(AM' &Obtuaies
Ad'ice & Com'cs
, cPuzzles
Sch.:.,


AROUND
FLORIDA
' i-' I"t l -irii


COMING
WEDNESDAY
--'F ii I : i n


in


1715WA Ff~i-' w ;-:-* --









LAKE CITY REPORTER DAILY BRIEFING TUESDAY, FEBRUARY 1, 2011


L 1 D


Saturday:
12-17-19-20-33-37


O$H3.

Monday:
Afternoon: 1-3-2
Evening: 8-3-1


Monday:
Afternoon: 2-4-4-6
Evening: 5-8-6-6


Saturday:
xx-xx-xx-xx-xx


PEOPLE IN THE NEWS



Trophies optional at SAG Awards party


LOS ANGELES
after winning big at the
Screen Actors Guild
Awards, the stars of
"Modern Family" and
"The King's Speech"
celebrated in the parking lot next to
the Shrine Auditorium.
That's where the show's official
after party was held, a tent trans-
forming it into a cozy lavender
lounge, with pale purple carpets
underfoot and drapes overhead.
Situated just outside the ceremony,
the annual after party sponsored
by People magazine and the
Entertainment Industry Foundation
is typically the first post-show stop
for SAG Awards winners and nomi-
nees.
"The King's Speech" cast, includ-
ing Colin Firth, Geoffrey Rush and
Helena Bonham Carter, popped by
briefly after their best ensemble
win. Each carried an Actor tro-
phy, and Firth had two (he also
won best actor for his role as the
stuttering King George VI in the
film). Meanwhile, the cast of TV's
"Modern Family" commanded a
corner of the party, where they
celebrated their comedy-ensemble
victory.
"It's a validation," said Eric
Stonestreet, who plays Cameron
Tucker on the show. "It's voted on
by actors for actors."

Stewart cooks up
new baking show
NEW YORK The oven is on,
Martha Stewarf is in the kitchen,
and class is in session.
Stewart is adding a new show
dedicated to teaching the basics of
baking to the growing list of pro-
grams her company produces for


ASSOCIATED PRESS
Sofia Vergara (center) and the cast of 'Modern Family' are seen backstage with
the award for outstanding performance by an ensemble in a comedy series at the
17th Annual Screen Actors Guild Awards on Sunday in Los Angeles.


the Hallmark Channel, the cable
network to which she moved her
daily show, "The Martha Sfewart
Show," in the fall.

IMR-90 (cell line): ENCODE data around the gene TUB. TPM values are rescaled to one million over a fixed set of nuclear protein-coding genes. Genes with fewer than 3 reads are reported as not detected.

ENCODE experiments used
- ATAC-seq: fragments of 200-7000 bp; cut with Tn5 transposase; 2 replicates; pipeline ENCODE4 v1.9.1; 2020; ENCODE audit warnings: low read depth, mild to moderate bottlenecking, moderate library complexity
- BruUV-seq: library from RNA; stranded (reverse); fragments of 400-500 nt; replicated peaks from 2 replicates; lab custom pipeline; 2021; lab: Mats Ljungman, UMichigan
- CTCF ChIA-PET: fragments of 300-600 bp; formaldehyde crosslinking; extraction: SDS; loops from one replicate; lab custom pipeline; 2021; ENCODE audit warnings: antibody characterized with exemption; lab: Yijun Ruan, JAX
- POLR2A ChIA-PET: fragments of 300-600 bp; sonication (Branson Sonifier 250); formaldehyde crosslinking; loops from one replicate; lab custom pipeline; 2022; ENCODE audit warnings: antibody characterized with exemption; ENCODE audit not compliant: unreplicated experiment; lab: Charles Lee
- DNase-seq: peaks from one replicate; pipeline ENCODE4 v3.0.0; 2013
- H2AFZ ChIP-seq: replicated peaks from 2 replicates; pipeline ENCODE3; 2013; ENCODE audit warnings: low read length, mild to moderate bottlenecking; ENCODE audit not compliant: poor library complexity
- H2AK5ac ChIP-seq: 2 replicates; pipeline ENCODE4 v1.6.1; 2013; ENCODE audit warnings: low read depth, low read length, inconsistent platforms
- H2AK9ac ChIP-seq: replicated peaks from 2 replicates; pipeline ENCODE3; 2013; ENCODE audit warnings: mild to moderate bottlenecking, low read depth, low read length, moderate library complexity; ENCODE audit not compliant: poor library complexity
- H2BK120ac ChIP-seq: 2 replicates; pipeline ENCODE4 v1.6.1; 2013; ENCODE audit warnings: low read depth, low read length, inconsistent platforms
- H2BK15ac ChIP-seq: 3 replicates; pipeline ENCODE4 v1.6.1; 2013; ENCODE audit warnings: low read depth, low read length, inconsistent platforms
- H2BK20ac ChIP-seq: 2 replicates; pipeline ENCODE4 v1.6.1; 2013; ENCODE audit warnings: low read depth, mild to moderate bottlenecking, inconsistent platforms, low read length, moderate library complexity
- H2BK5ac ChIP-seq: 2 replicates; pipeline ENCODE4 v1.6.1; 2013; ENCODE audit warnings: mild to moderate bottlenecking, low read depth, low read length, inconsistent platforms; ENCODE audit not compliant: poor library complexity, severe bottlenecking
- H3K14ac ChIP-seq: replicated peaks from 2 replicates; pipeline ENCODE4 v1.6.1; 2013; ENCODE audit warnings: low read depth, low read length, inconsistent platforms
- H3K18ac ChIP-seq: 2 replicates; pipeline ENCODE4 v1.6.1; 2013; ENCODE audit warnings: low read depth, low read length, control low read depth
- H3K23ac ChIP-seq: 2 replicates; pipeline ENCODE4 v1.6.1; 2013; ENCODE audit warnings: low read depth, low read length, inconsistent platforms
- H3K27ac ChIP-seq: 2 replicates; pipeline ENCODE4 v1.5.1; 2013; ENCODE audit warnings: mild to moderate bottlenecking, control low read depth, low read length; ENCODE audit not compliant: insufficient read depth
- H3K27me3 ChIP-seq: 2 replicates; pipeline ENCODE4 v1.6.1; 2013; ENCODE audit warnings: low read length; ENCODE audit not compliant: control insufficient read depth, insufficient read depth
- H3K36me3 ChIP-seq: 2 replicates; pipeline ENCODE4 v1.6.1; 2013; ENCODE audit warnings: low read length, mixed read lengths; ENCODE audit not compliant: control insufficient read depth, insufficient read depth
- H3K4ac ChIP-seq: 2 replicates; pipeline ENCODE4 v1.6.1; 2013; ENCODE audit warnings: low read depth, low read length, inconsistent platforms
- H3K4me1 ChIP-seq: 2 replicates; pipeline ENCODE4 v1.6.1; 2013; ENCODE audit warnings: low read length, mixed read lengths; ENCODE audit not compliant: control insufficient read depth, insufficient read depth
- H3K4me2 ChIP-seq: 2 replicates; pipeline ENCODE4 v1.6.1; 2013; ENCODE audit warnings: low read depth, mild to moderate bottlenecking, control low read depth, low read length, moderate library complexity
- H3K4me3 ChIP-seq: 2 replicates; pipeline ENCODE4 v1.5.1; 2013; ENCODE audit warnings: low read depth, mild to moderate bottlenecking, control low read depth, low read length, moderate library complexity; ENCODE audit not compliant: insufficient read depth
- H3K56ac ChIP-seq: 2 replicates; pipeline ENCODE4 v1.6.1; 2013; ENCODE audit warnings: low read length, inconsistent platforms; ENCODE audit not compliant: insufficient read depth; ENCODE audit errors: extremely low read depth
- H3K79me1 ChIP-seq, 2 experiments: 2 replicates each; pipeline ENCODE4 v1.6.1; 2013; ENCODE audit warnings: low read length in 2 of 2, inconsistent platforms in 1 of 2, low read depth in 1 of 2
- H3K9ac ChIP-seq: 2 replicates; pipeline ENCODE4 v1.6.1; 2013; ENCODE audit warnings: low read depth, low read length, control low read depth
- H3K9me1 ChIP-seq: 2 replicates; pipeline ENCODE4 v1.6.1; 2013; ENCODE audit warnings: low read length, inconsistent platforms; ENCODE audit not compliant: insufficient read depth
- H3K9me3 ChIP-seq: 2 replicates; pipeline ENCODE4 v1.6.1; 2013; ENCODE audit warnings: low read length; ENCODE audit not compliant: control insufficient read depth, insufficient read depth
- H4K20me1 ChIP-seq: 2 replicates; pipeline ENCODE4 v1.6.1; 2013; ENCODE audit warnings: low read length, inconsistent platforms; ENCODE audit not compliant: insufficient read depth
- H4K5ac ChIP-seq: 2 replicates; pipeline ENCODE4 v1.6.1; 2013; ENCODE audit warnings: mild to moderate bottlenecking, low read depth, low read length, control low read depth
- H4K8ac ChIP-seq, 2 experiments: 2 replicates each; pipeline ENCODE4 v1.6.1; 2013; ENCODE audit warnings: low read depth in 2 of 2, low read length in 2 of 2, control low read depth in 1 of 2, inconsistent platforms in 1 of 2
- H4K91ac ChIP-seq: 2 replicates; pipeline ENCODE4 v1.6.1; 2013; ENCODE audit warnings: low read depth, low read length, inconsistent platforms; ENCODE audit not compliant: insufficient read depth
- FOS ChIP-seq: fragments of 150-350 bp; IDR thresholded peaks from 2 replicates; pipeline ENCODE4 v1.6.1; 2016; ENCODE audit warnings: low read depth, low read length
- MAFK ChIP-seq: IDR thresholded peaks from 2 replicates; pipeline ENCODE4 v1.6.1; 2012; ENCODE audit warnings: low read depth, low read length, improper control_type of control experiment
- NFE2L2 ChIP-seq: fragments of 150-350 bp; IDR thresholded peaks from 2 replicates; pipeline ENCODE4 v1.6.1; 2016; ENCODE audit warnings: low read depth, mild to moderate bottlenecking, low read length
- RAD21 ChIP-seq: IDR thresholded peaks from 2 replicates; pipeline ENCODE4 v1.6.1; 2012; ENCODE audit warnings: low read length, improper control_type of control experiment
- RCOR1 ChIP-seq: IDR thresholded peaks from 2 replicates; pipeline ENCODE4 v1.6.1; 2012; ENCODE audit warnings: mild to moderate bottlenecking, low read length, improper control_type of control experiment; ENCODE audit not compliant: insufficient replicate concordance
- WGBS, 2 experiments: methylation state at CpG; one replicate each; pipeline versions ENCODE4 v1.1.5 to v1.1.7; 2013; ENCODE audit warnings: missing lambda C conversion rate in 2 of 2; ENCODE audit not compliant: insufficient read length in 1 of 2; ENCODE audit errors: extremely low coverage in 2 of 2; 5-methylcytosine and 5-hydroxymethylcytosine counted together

Stewart's initial ratings after the
move were disappointing, but she
said they have
A improved and she
believes viewers
looking to learn -
rather than simply
be entertained -
will appreciate the
13-episode "Martha
Stewart Bakes" series.
The format
of the series Stewart in the
kitchen walking viewers step-by-
step through recipes is at odds
with much of the most popular
food television today, which favors
competitions and other reality-based
programs.
"I don't think that I was put here


on earth to sing and dance while
I'm cooking," she says. "I'm a good
teacher and I think that this show
shows that and really accentuates
how important a good recipe is and
how exacting a science baking is."

Prosecutors recommend
jail for 'Survivor' champ
PROVIDENCE, R.I. Reality TV
star Richard Hatch, who spent more
than three years behind bars for tax
evasion, should go to jail for violat-
ing the conditions of his supervised
release, federal prosecutors recom-
mended Monday.
Hatch was convicted in 2006 of
failing to pay taxes on the $1 million
prize he won on the debut season of
"Survisor," the CBS reality TV show.

* Associated Press


Celebrity Birthdays


* America's last surviving
World War I veteran, Frank
Buckles, is 110.
* TV personality-singer Joy
Philbin is 70.
* Opera singer Carol
Neblett is 65.
* Rock singer Exene
Cervenka is 55.
* Princess Stephanie of
Monaco is 46.
* Lisa Marie Presley is 43.


* Comedian-actor Pauly
Shore is 43.
* Actor Brian Krause is 42.
* Jazz musician Joshua
Redman is 42.
* Rock musician Patrick
Wilson (Weezer) is 42.
* Actor Michael C. Hall is
40.
* Country singer Julie
Roberts is 32.
* Actor Jarrett Lennon is 29.


Daily Scripture


"You, Lord, are forgiving and
good, abounding in love to all
who call to you."
Psalm 86:5


Lake City Reporter
HOW TO REACH US- BUSINESS